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Man Whose Dog Was Poisoned Seeks $100,000

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SALT LAKE CITY (AP) -- A Utah man is seeking $100,000 from the federal government after his 2-year-old dog died from exposure to cyanide gas.

Jenna died in February 2006 after setting off a trap meant for livestock predators while hunting for rabbits with owner Sam Pollock on federal land in eastern Utah.

"The more I can do to get this out there to let people know these things are out there, the better chance we have of getting these things off public land altogether," Pollock said Monday.

The sodium cyanide trap, called an M-44, is intended to attract livestock predators, such as coyotes. Small metal tubes stick out of the ground, about a thumb's length, and shoot a pellet.

Pollock's attorney, Joel Ban, contends that federal employees were negligent by placing the M-44 close to a public road.

"You can't be putting these things directly on a road," Ban said Monday. "Not just a pet but potentially a child could get into it as well."

An investigation by the Utah Department of Agriculture and Food conducted for the U.S. Environmental Protection Agency said the M-44 was placed along a "utility trail" with power lines -- not a true road. Federal law requires the devices be placed 50 feet from a road or pathway.

"Jenna started gagging, frothing and then threw up," said Pollock, who lives in Roosevelt and works for the U.S. Fish and Wildlife Service.

"I saw the M-44 and I knew immediately what it was. ... She died in my arms about 90 seconds after she was poisoned," Pollock said.

Pollock had a headache and a metallic taste in his mouth as he carried Jenna back to his truck, Ban said in a statement about the filing of the federal claim Monday.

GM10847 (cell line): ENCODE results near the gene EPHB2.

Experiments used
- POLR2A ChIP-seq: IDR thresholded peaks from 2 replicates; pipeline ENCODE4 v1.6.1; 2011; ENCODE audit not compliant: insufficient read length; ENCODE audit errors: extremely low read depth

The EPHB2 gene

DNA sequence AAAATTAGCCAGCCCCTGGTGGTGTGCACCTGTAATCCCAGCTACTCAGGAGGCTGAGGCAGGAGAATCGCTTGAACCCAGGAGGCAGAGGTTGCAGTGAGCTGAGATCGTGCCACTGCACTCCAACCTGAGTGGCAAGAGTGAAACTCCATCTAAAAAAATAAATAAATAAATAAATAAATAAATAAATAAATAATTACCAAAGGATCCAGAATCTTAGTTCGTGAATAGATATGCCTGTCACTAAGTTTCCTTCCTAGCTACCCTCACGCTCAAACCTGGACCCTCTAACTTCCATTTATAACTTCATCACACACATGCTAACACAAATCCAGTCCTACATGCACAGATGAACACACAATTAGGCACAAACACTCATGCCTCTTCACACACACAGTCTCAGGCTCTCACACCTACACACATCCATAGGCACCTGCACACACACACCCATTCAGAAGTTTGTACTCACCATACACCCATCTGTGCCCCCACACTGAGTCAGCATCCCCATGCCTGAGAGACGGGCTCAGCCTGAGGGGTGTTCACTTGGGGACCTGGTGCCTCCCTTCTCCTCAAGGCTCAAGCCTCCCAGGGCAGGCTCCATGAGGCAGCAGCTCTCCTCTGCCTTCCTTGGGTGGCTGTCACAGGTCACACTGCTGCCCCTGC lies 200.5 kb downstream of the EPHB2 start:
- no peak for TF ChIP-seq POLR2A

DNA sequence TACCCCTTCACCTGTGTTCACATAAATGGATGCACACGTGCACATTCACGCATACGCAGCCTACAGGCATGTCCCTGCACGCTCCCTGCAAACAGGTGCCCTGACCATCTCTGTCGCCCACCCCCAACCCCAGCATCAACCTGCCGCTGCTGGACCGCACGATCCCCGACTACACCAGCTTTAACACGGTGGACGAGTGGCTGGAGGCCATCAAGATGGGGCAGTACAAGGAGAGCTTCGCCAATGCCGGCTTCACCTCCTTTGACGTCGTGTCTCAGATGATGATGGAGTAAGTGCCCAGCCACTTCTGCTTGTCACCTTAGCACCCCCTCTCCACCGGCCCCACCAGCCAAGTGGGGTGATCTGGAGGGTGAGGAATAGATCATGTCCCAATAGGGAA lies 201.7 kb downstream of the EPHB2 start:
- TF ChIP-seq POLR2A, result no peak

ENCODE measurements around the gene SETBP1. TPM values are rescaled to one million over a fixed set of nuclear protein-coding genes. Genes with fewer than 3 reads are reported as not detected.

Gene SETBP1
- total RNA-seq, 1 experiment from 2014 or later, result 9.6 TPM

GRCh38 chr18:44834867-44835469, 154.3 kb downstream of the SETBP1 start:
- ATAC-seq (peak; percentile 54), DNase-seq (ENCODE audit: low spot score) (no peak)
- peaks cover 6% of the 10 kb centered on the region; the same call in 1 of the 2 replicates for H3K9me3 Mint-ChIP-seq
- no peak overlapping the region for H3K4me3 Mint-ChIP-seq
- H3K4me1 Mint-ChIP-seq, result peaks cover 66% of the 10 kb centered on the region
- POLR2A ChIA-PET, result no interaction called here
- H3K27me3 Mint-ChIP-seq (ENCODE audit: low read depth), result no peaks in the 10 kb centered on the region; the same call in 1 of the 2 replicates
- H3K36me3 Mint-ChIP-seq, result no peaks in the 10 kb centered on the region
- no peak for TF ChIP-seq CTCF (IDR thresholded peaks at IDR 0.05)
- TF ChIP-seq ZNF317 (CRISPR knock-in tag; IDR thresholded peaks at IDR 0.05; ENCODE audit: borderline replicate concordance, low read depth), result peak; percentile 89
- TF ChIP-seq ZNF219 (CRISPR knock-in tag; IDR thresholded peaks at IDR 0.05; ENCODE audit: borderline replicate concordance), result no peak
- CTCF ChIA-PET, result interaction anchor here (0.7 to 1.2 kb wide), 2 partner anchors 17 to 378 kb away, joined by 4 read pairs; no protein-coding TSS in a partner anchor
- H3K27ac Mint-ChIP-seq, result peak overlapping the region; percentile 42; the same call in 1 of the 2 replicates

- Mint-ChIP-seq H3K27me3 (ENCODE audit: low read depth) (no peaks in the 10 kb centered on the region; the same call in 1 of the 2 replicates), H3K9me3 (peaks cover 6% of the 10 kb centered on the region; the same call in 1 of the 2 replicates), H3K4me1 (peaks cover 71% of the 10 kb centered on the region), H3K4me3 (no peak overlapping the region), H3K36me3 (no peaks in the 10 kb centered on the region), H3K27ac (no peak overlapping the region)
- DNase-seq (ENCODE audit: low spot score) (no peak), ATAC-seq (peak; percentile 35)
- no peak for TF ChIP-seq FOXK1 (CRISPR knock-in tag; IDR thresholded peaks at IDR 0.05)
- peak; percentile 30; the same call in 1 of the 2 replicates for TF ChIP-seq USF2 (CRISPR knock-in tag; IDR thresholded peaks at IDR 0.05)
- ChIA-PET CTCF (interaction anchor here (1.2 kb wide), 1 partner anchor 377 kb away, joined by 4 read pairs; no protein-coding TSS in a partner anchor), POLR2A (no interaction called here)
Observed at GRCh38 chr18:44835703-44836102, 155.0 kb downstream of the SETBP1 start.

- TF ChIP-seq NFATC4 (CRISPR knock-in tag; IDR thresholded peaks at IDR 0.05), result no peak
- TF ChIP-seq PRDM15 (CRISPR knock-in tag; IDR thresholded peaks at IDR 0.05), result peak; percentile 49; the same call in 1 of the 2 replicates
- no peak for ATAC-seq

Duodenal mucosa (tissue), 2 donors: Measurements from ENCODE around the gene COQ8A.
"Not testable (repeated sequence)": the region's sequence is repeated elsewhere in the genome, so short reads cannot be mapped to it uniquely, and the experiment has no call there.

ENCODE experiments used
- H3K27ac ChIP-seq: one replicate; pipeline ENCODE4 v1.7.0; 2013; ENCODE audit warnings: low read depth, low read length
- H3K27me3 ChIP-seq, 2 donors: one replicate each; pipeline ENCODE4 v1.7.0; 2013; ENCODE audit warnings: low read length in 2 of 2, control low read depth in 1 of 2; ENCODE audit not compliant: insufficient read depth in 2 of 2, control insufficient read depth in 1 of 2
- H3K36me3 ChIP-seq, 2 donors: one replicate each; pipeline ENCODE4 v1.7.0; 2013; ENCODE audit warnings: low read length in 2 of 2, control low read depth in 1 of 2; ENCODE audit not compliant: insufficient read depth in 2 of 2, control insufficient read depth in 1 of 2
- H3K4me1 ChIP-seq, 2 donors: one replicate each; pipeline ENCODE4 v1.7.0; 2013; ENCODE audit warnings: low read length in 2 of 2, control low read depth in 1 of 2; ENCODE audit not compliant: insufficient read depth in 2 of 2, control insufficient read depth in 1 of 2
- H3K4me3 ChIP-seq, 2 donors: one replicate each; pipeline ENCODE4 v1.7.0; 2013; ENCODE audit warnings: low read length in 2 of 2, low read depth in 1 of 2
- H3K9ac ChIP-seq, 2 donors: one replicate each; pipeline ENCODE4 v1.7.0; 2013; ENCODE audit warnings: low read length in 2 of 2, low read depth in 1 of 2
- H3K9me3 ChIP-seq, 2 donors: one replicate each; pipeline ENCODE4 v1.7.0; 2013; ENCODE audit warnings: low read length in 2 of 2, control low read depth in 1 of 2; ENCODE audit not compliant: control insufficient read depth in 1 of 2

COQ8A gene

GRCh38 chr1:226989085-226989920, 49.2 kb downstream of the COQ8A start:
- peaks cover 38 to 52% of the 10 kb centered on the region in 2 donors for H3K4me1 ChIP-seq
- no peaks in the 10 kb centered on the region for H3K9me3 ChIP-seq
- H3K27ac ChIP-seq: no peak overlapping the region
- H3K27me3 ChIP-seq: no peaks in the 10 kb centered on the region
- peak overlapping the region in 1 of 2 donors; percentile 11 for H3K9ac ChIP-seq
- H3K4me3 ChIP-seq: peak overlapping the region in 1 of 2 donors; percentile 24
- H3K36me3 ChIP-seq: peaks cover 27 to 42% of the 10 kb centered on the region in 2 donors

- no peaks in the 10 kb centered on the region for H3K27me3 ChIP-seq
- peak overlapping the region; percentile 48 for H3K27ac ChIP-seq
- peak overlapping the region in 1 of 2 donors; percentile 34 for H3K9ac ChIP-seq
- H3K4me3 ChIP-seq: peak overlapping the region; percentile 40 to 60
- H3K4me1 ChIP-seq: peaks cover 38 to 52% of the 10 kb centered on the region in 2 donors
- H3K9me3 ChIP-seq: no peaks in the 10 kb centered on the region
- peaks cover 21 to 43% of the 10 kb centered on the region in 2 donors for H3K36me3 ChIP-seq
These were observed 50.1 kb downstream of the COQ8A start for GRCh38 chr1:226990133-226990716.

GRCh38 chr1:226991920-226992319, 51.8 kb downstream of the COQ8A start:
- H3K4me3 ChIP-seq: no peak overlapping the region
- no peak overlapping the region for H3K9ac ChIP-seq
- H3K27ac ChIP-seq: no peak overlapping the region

Pollock said he hasn't been back to the place where Jenna died. An avid hunter, he said the dog's death changed the way he views the area, which he describes as popular for many types of recreation.

"This was traumatic for me," he said. "It's not just something that I've lost in losing Jenna. It takes public land away from the public and gives it to a private individual that raises cattle or sheep," he said.

A month after Jenna died, state investigators said there was a warning posted within eight feet of the device. Pollock said he saw no sign within 25 feet of the M-44, as required by law.

The M-44 was on land managed by the U.S. Bureau of Land Management near Bruff Reservoir, 15 miles southwest of Vernal.

Ban said the notice of claim was mailed to U.S. Department of Agriculture offices in Washington, D.C., and Salt Lake City on Monday. "Until we can see who and what we're talking about it wouldn't be appropriate to comment," said Carol Bannerman, a spokeswoman with the USDA's Wildlife Services division.

If the federal government declines Pollock's claim for $100,000, he can sue. Ban said the government has up to six months to respond to the claim.

Earlier this year, advocacy groups filed a petition asking the EPA to ban sodium cyanide capsules and sodium fluoroacetate, or Compound 1080, saying the two poisons have killed California condors and other animals that feed on poisoned carcasses.

In 2005, 12,726 animals were killed by sodium cyanide, including 92 dogs and one bald eagle, according to Sinapu, a Colorado-based advocacy group for wolves and other predators. Sinapu is one of the groups asking the EPA to ban the poisons.

(Copyright 2007 by The Associated Press. All Rights Reserved.)

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